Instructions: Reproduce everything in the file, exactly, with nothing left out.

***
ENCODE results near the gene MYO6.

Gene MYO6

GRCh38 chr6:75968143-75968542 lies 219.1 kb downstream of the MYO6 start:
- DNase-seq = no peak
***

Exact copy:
ENCODE results near the gene MYO6.

Gene MYO6

GRCh38 chr6:75968143-75968542 lies 219.1 kb downstream of the MYO6 start:
- DNase-seq = no peak